During the next two weeks, the Pittsburgh Steelers will discover whether they're still the home team that lost to the Buccaneers and Saints, or the one that blasted the Colts and Ravens. In the wake of two consecutive road wins, it's tempting to believe that the Black-and-Gold has finally parted ways with its underachieving alter-ego. We might even write off the home loss to New Orleans as one which the Steelers perhaps approached too casually, realizing that it wasn't exactly a must-win game. But now we've reached that stage of the 2014 regular season when you can toss all of those previous excuses right out the window.
While the Steelers would clinch a playoff spot by defeating the Chiefs, losing the game (and the divisional title) against the Bengals the following week is hardly the circumstance under which Mike Tomlin's team wants to punch its ticket. If this team is to have any realistic hope of advancing in January football, it's important for them to keep their winning streak and momentum going as they head into the playoffs. The Kansas City Chiefs and Cincinnati Bengals are two reasonably good NFL teams, each one currently boasting a winning record. But does anyone seriously believe that either team will be adding an AFC championship trophy to their collection this season?
In the past, we might have said that the Steelers "should beat" Kansas City or Cincinnati at home. But viewing the list of mediocre teams which have defeated the Steelers so far this season at home and on the road, it's difficult to claim that this team "should beat" any NFL team, however flawed they might be. We mustn't forget that this is an entirely different Steelers team than the ones that brought back a pair of Super Bowl trophies during the past decade. As the current up-and-down season has shown, Steelers Nation needs to become far better acquainted with this group before we start making any performance-based predictions.
Based simply on the assumption that you must be able to handle teams like the Chiefs and Bengals before you can hope to compete with the Pats or Broncos, Sunday's game at Heinz Field presents another opportunity for the Steelers to demonstrate they belong in the playoffs for more than purely mathematical reasons. Thus, all of the players' remarks during the season about sticking together and achieving their goals might ring a bit hollow if they can't produce in these final two games of the regular season. That's particularly true considering that the games will be played in front of friendly crowds in a stadium located only a stone's throw from the Rooney homestead on Pittsburgh's North Side.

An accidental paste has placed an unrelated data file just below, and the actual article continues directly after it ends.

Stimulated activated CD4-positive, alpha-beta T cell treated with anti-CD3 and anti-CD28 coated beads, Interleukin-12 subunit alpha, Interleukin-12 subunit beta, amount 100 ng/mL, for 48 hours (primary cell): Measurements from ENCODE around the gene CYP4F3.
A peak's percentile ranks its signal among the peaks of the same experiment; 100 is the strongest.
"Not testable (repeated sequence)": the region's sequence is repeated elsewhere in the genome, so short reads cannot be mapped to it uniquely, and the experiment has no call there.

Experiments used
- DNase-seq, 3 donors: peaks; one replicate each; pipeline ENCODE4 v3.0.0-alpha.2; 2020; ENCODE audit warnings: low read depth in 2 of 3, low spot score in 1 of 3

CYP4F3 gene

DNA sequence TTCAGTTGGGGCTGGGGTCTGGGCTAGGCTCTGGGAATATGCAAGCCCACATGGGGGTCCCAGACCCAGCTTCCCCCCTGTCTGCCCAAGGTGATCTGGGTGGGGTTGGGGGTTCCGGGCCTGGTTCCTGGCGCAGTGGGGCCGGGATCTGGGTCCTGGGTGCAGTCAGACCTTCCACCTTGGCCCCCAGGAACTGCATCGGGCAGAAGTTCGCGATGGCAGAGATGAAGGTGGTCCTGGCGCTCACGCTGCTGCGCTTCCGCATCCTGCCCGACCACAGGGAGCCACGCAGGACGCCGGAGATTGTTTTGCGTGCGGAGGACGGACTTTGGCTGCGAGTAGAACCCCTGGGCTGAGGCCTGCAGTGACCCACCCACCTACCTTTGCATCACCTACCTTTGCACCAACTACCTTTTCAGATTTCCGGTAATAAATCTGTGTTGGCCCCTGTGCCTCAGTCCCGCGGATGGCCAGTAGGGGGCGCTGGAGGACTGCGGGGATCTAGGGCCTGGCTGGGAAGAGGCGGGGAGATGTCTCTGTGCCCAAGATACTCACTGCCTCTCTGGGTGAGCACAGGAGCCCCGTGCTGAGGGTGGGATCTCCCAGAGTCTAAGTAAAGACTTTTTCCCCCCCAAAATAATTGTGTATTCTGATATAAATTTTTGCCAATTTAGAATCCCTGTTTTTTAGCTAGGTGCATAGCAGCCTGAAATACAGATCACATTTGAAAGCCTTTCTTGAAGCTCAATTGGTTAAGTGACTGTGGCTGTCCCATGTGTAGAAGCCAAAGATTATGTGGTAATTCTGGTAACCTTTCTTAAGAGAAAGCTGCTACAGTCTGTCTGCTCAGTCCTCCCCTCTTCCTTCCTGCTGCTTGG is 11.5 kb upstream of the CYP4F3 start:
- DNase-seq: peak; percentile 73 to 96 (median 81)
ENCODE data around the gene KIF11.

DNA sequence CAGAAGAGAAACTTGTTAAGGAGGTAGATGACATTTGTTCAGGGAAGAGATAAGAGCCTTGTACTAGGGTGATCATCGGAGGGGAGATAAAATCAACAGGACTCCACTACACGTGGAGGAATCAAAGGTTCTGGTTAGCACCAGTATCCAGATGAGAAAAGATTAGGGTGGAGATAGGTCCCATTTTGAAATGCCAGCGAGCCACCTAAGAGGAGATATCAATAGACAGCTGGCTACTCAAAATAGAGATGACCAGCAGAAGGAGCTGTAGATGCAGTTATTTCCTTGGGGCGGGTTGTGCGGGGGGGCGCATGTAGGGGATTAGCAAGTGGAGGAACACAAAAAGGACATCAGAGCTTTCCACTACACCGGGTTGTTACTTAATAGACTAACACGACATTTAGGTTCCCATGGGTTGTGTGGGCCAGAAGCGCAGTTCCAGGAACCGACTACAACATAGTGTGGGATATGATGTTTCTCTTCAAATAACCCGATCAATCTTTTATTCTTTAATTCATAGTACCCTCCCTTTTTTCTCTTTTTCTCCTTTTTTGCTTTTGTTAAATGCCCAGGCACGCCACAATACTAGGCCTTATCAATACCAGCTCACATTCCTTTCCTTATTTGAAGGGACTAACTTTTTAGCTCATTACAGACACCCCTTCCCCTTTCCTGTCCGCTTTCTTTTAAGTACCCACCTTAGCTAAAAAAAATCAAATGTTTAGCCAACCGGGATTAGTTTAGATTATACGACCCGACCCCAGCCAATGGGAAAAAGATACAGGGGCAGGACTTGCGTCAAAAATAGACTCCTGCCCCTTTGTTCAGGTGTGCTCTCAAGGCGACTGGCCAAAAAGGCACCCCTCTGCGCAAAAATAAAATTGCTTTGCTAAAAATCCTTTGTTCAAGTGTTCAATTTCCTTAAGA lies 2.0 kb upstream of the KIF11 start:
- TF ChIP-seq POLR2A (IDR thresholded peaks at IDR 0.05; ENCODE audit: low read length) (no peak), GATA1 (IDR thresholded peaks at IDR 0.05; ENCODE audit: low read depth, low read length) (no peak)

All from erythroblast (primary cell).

But no matter the outcome this season for the Steelers, 2014 should be considered as a year of very positive growth for the team. While it's no secret that the Black-and-Gold remains a few bricks shy in some key areas, the final two games of the regular season will speak, not so much to the level of talent in Pittsburgh, but to the team's ability to rise to the occasion when facing a series of crucial, do-or-die matchups. This ability to respond when the chips are down is the principal trait which historically has defined the Steelers' Super Bowl championship teams. Indeed, it's the very essence that binds this community together and makes Steelers Nation arguably the most impressive and far-reaching fan base of any in the world of pro football.
In this vein, the Steelers might see a cautionary tale in the brief and unsuccessful playoff appearance of the 2014 Pittsburgh Pirates. Before a packed house of rabid Pirates fans at PNC Park, the Buccos were totally stifled by the soon-to-be world champion San Francisco Giants. Not only did the Pirates lose, but they scarcely competed in the game. Thus, in place of what might have been renewed hope, Pittsburgh sports fans were left with the bitter taste of doubt.
Since Pittsburgh is, first and foremost, a football town, this is precisely the kind of uninspired performance that the Steelers cannot afford on Sunday against Kansas City. If the Steelers aim to prove they're back in the running for the big prize, whether in this season or next, their play during the coming two weekends must bear out that claim. A team which mainly has been inconsistent this year must demonstrate that it finally has achieved a measure of consistency. Even strictly from a psychological standpoint, wrapping up their season with a string of victories would speak of a Steelers team clearly on the upswing and one which opponents will need to account for moving forward.
At various times this season, we've gotten the unsettling feeling that the Steelers might have forgotten what defines them among NFL franchises. Perhaps we've even questioned whether that intangible quality has been lost entirely. But Sunday's matchup against the Chiefs and the following week's rematch against Cincinnati present a pair of golden opportunities to show that Steelers football is alive and well. These are opportunities which, at this stage, the Steelers no longer can afford to miss.